Common blues

Mating pair of common blue butterflies – backlit

I love photographing insects.  Not just the showy ones, but the small and insignificant ones too.  Butterflies, dragonflies, moths, damselflies, overflies, ladybirds, bugs, flies – all of them are interesting and challenging.

Equipment

Actually, I use very simple equipment, but insect photography IS one of those specialist areas where it does help to have the right equipment – a digital SLR and a macro lens.  I have my SLR (Canon EOS5D Mark III), and a few lenses, of which my favourite is the 100mm f2.8L IS Macro.  I also have a 70-300mm f4 L IS zoom and a 300mm f2.8L IS prime lens.  The 300mm is big and heavy, and I don’t use it often.  I stick to the first two lenses which I can carry easily.  The 100mm lens is absolutely without compare in terms of image quality, but does require you to get pretty close to your subject if you want the insect to appear a decent size.  It is also f2.8, which gives the opportunity to blur out the background if you wish.  The 300mm zoom or prime have the advantage of a longer reach, which is useful for shots over water, or where the insects are easily-disturbed.  The disadvantage is that the longer reach is no advantage if there is undergrowth in the way, and there often is.  It is also harder to hand-hold.

A lot of people use a tripod or monopod to reduce camera shake.  I don’t do this for three reasons.  First, I have a serious illness (cystic fibrosis) and my breathing isn’t good.  Carrying a tripod and monopod on top of the heavy camera and spare lens really tests my breathing, so I tend to avoid it.  Second, I find tripods or monopods tend to restrict your viewpoint.  You set it up and then can’t be bothered to adjust, particularly if you are close to the insects, which means that you aren’t as flexible with your viewpoint, and consequently with your background, lighting and everything else, as you can be if you hand hold.  Finally, the problem with insects is that they are often moving, or what they are perched on is moving, and a tripod doesn’t help with this at all.

The other thing worth considering is a circular polarising filter – this allows you to make adjustable changes to the way in which reflections are handled in your pictures.  Particularly when photographing over water, it can be nice both to show reflections and also minimise them, for example when you are trying to get a picture of an ovipositing female dragonfly.

Southern hawker

Southern hawker dragonfly by our pond

Finally, it is worth learning how to use the non-auto features on your camera: aperture-priority to control depth of field in your pictures, shutter-speed priority to freeze motion for in-flight shots, and manual focus to get focus on exactly the right plane, exactly on the right part of the insect – usually the eyes, but sometimes the root of the wings or other parts.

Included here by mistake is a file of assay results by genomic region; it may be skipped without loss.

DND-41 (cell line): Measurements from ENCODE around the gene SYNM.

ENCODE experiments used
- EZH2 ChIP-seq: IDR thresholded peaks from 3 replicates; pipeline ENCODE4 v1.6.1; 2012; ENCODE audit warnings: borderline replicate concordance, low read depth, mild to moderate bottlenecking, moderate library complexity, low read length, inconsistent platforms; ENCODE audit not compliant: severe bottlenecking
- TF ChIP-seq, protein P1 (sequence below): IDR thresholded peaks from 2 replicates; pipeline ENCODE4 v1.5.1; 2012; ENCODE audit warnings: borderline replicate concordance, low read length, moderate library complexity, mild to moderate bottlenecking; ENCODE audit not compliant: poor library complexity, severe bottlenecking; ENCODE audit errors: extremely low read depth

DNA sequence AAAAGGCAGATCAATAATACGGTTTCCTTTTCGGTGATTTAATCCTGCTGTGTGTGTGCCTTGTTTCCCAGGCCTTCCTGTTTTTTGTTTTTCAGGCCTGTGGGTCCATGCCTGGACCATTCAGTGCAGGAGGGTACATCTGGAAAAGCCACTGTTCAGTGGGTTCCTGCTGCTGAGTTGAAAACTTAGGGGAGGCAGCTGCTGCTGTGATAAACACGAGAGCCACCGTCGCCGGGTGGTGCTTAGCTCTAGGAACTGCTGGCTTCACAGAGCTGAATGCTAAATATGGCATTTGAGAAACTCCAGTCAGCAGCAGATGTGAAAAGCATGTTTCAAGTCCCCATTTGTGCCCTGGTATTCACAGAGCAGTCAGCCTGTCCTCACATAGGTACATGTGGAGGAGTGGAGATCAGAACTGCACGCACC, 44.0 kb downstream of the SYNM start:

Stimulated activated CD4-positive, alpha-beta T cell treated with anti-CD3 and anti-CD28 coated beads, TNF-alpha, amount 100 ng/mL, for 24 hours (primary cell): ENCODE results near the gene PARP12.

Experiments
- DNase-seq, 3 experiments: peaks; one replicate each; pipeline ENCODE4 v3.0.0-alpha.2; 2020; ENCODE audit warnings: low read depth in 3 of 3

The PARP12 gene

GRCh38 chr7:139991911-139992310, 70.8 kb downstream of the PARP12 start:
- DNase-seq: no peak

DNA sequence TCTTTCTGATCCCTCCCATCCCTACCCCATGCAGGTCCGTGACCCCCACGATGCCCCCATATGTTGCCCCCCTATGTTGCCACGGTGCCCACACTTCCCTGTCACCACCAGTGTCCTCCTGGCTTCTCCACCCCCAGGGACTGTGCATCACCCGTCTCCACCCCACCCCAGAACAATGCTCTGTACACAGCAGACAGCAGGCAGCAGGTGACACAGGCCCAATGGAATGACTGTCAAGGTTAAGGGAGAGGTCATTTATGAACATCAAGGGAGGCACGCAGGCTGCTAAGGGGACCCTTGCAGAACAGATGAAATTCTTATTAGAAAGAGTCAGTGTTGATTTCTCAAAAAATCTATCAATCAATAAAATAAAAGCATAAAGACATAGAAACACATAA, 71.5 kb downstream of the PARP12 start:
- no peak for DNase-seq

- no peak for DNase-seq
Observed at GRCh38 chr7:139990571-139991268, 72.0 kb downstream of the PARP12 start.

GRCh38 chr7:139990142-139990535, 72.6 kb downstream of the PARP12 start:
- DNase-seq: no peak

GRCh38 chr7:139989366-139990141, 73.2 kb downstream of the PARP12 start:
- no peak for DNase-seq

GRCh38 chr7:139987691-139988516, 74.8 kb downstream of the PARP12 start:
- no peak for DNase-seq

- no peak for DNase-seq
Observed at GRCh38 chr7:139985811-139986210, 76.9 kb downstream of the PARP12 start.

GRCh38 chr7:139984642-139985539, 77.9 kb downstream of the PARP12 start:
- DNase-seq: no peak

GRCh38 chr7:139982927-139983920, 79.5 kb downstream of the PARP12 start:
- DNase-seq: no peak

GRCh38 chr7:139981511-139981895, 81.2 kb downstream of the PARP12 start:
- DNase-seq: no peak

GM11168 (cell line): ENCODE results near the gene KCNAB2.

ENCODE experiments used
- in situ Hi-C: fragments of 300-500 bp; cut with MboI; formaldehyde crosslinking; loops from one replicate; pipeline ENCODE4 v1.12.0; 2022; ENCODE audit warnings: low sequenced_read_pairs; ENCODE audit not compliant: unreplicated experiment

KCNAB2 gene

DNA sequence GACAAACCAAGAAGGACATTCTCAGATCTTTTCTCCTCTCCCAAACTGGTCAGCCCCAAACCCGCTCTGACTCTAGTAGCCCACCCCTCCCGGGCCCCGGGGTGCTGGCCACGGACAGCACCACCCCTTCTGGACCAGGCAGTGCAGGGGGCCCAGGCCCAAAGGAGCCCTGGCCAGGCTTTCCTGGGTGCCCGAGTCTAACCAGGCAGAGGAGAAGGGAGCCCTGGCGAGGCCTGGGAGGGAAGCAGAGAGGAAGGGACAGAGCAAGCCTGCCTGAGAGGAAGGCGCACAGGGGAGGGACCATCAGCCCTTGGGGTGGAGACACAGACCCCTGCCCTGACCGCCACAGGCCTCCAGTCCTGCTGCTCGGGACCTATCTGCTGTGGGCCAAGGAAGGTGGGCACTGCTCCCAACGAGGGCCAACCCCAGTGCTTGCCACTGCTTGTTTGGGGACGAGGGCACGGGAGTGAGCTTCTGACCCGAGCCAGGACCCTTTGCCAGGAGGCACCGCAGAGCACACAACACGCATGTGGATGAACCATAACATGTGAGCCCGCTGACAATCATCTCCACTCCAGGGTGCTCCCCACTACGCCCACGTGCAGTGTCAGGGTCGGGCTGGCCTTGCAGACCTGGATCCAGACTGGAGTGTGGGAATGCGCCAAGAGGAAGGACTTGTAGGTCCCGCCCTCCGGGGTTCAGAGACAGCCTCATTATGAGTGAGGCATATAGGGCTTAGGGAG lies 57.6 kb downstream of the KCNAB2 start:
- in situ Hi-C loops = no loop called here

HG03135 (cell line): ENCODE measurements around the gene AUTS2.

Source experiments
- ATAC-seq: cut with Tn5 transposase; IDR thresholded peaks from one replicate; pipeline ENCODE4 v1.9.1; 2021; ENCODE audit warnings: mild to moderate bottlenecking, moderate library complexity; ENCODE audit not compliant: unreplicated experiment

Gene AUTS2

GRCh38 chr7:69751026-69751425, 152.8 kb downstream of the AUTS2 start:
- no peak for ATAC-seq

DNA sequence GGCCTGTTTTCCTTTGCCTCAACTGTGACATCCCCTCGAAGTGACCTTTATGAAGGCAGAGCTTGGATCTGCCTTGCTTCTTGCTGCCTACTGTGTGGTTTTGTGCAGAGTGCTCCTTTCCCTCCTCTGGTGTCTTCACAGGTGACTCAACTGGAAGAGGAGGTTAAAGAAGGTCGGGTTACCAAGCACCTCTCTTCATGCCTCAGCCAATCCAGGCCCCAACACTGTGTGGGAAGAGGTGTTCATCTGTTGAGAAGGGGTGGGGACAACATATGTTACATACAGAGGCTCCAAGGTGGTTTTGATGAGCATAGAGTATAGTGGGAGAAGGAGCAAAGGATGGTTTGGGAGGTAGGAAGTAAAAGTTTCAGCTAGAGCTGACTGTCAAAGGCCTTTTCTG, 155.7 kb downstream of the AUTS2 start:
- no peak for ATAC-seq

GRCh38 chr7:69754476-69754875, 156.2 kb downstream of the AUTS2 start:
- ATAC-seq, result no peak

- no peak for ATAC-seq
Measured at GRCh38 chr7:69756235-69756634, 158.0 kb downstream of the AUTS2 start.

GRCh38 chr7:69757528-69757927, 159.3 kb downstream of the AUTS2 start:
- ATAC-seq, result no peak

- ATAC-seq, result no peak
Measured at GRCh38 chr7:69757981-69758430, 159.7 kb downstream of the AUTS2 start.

Learn how to approach

The first difficulty with insects is getting close to them (apart from mosquitoes, which like to get close to you all the time!).  They have good eyesight, and are very sensitive to motion, not to mention sound, vibration and smell.  You can’t just go crashing through the grass, waving your camera around, and hope to get a decent photo, or indeed, get anywhere near them.  I find the key is to move very slowly, no matter how tempting it can be to get in quickly before the insect goes.  It might disappear anyway, but is much more likely to disappear if you rush.  It is useful to practice the Tai-Chi way of walking which is quiet and smooth.  Also, use the wind, if there is any and time your movements to coincide with gusts of wind.  It is also worth learning how to squat or kneel very slowly, quietly and smoothly – doing very slow squats isn’t easy, particularly with a heavy camera.  It is worth practising this  without taking photos, until you can do it well.

Remember, they can smell you too – so it might be worth remembering this when preparing to go out and avoiding things like smelly hair dressing, perfume, deodorant and of course, insect-repellent.

Viewpoint and Background

Once you have made the effort to get close to the insect, it is tempting to blast off a photo and be happy with that.  However you really do need to think more about it than that.  What viewpoint do you want?  Which bit of the insect do you want to feature?  Do you want to see it from behind, from the side, head-on, from below, above or on the level with the insect?  Do you want detail on the wings, or do you want the light shining through the wings?  This should be in your thoughts as you approach, so that you approach from the right direction, and get yourself on the right level to take the photo.

Emerald Damselfly

Emerald Damselfly – dark damselfly, bright background

Likewise, how do you want the background to appear?  Do you want it to be a blur, or do you want to show detail?  Do you want it to be dark or light, a complimentary colour or the same colour?  When you are close to a subject, a very slight adjustment in your position can make a large difference to the background.  Likewise, it is easier to blur the background when you are close than when further away (for any given aperture – it is down to distance ratio between subject, lens and sensor).  A very slight shift in your position can give the picture a totally different feel, if the subject allows it.